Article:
Still, Shoffstall acknowledged the potential for the Siesta Key plaintiffs to pursue further legal avenues. “It’s not over by a long shot.”

He also emphasized that the beach renourishment project never has been a case of “us against them,” referring to Siesta Key residents.

SKA President Catherine Luckner explained to members of that organization during their regular meeting on May 3 that after Canter issued his order, the parties would be given the opportunity — under state guidelines — to file exceptions to that order.

Section 28-106.217 of the Florida Administrative Code says that in cases such as this one, “Parties may file exceptions to findings of fact and conclusions of law contained in recommended orders with the agency responsible for rendering final agency action within 15 days of entry of the recommended order.”

FDEP Secretary Noah Valenstein. Photo from FDEP

The FDEP secretary would be the person to make a final decision on the permit for the city and the USACE, Luckner noted. “We have some good feelings about this individual being conservation-oriented,” she added.

Gov. Rick Scott named Noah Valenstein the FDEP secretary on May 23, 2017. Valenstein impressed Sarasota residents when he addressed an Argus Foundation audience on Feb. 6, the News Leaderhas been told.

In a May 10 statement to the News Leader, Luckner wrote, “Having reviewed options with our legal team, the SKA Board of Directors will soon develop our course of action on behalf of Siesta Key, the Bay Island Siesta Association, our coastal properties and the environment.”

She said the board remains firm on one point it has made in the past: The USACE should be required to undertake an in-depth Environmental Impact Statement (EIS) to prove that the Lido project would not cause any harm to the pass or Siesta Key. Although the Sarasota County Commission voted 5-0 in July 2016 — at the SKA’s request — to ask that the USACE undertake an EIS, the USACE declined to do so.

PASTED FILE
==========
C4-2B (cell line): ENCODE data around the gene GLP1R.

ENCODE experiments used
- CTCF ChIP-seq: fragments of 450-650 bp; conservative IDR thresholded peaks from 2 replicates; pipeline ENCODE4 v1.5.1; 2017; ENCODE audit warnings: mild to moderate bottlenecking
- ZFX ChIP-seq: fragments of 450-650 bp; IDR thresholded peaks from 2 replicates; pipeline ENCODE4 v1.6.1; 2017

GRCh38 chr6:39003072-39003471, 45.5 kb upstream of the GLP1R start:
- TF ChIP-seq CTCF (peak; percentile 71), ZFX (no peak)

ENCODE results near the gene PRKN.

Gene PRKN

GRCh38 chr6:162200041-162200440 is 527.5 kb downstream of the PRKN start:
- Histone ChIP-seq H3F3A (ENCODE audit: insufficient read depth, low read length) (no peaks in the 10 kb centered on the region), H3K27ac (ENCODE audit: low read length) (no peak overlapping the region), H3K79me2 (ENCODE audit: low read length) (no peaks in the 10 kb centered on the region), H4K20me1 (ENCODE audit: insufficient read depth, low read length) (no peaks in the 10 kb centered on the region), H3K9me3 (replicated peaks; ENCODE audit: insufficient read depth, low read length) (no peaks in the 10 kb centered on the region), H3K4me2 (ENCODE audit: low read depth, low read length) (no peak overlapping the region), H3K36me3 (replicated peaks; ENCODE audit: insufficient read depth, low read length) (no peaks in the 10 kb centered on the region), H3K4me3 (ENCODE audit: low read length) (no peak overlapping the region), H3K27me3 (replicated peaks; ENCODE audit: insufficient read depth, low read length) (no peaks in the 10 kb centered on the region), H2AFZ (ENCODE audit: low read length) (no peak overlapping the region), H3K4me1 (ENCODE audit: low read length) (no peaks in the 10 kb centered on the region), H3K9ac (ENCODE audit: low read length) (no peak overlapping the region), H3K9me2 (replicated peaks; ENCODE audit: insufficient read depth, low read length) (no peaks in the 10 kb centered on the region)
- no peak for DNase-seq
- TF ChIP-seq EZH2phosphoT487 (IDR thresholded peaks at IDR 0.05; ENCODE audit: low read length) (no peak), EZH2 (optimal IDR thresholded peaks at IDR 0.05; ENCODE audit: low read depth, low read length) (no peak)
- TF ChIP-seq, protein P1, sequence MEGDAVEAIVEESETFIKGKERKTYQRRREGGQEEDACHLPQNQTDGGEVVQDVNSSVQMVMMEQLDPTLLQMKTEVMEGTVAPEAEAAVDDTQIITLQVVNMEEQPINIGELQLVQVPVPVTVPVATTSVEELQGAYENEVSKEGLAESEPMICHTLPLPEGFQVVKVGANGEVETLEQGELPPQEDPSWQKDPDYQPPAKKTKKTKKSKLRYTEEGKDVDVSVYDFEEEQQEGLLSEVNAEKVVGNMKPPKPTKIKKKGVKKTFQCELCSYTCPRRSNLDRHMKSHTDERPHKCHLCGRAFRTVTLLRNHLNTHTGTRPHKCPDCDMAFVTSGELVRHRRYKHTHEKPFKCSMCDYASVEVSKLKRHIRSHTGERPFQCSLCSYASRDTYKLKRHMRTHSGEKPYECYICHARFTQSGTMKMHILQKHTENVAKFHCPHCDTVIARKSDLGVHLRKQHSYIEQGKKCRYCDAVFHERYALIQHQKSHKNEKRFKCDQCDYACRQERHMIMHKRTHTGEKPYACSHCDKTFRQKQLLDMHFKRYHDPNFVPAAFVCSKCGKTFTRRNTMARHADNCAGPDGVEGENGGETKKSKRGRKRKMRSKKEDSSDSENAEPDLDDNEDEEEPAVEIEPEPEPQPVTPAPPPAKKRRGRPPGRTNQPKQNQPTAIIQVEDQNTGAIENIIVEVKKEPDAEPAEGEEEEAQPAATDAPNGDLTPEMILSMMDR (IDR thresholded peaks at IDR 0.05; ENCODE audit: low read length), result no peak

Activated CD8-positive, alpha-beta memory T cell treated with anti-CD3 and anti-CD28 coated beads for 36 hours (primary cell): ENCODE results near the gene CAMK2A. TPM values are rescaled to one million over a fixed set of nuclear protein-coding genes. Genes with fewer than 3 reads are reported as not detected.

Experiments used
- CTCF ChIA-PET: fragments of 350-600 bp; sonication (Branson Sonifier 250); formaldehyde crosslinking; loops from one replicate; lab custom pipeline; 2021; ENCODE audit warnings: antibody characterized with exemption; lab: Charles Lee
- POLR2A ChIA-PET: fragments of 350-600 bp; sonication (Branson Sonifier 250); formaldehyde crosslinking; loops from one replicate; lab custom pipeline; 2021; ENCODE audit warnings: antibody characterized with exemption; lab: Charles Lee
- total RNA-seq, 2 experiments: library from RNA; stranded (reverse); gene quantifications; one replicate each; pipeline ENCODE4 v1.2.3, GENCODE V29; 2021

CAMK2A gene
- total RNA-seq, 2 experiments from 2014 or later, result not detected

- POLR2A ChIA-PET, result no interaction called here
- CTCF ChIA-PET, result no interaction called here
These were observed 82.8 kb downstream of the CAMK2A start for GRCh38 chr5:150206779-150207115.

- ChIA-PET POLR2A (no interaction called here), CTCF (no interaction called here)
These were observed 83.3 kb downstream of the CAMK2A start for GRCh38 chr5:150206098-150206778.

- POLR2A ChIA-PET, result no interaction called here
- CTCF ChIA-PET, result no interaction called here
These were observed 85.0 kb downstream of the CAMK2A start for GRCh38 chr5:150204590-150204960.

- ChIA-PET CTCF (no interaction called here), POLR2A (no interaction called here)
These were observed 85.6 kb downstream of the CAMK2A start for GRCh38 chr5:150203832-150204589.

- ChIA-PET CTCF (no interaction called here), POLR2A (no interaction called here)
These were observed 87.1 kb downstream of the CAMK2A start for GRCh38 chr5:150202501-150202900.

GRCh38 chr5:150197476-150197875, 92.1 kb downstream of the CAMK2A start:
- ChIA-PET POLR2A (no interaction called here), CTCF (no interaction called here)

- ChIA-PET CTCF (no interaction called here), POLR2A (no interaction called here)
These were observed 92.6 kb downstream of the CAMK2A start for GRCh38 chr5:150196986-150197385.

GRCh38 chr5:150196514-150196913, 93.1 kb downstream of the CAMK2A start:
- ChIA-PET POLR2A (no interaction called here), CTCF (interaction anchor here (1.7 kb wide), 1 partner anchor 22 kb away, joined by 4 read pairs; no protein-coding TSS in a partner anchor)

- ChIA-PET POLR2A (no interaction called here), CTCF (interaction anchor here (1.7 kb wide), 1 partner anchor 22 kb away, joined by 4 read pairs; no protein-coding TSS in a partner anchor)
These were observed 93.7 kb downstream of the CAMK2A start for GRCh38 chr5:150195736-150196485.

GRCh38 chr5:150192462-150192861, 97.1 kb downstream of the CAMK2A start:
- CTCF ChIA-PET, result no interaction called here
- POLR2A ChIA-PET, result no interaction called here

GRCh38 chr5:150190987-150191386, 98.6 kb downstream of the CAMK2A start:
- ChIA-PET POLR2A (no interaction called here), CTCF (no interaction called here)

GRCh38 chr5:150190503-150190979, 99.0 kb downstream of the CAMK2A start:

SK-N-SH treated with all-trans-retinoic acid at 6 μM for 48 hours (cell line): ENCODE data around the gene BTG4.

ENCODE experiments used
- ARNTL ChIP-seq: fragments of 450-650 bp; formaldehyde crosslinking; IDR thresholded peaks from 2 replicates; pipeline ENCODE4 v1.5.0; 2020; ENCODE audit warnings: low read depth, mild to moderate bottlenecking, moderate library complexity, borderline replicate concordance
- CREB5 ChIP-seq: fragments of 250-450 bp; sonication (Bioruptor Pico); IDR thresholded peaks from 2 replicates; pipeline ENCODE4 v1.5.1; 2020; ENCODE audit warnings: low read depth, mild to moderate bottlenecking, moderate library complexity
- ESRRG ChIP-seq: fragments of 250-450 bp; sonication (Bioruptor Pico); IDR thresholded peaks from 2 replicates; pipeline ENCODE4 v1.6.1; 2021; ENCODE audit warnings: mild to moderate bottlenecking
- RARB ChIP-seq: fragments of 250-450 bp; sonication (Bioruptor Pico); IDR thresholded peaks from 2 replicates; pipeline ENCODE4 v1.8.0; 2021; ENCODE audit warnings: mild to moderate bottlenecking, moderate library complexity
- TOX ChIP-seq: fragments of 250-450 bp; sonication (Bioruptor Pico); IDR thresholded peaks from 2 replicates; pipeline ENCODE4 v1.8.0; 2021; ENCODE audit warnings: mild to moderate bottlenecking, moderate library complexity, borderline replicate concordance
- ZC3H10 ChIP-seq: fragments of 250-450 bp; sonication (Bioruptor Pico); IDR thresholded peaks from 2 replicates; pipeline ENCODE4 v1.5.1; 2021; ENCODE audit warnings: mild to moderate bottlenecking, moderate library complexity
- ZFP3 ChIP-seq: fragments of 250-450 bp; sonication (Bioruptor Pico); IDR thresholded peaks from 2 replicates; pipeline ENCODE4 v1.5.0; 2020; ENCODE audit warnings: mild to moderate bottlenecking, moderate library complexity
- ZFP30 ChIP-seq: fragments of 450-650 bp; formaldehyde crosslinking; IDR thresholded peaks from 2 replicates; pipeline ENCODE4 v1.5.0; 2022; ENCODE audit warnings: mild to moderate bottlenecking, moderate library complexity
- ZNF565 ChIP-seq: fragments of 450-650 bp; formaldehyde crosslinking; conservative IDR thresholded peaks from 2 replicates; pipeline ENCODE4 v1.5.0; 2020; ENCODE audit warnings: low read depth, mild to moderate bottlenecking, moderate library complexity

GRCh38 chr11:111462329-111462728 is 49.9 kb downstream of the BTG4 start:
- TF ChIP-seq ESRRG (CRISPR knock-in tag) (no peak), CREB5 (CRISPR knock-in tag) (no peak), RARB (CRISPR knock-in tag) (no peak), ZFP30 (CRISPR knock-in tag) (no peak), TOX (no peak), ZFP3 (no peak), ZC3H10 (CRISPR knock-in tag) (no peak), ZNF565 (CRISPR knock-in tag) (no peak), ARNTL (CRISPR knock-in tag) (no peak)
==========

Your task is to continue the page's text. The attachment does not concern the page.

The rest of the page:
In a separate telephone interview on May 8, Peter van Roekens, chair of SOSS2, said, “We’re disappointed that the project was not denied outright by the judge.” However, he continued, “We’re grateful that the judge did acknowledge that there is a detrimental impact to the pass” if the initiative is undertaken during the sea trout spawning season.

“We’ll see what happens,” van Roekens added. If FDEP proceeds with plans to issue a modified permit, he said, “we’ll go to federal court.”

Explaining his decision

As the foundation of many facets of his ruling, Canter cited the lack of studies to support the SKA’s and SOSS2’s arguments during the December 2017 hearing.

With the exception of Gilmore’s research, Canter pointed out, “Petitioners conducted no studies or field work of their own to support their allegations of adverse impacts to fish and wildlife.” Further on in the order, he noted that the SKA and SOSS2 pursued no studies or calculations to support their assertion “that the proposed project would adversely affect navigation, the flow of water, and would cause harmful erosion to Siesta Key …”

A graphic the U.S. Army Corps of Engineers included in its March 2015 application to the state shows wave energy in the borrow areas if no dredging were undertaken. Image courtesy FDEP

For example, he referenced testimony about the models produced by the CMS system the USAE used in preparing its permit application for FDEP. “Together with other data and analyses,” Canter wrote, “the results of the CMS model support a finding that the proposed dredging and renourishment would not cause significant adverse impacts.”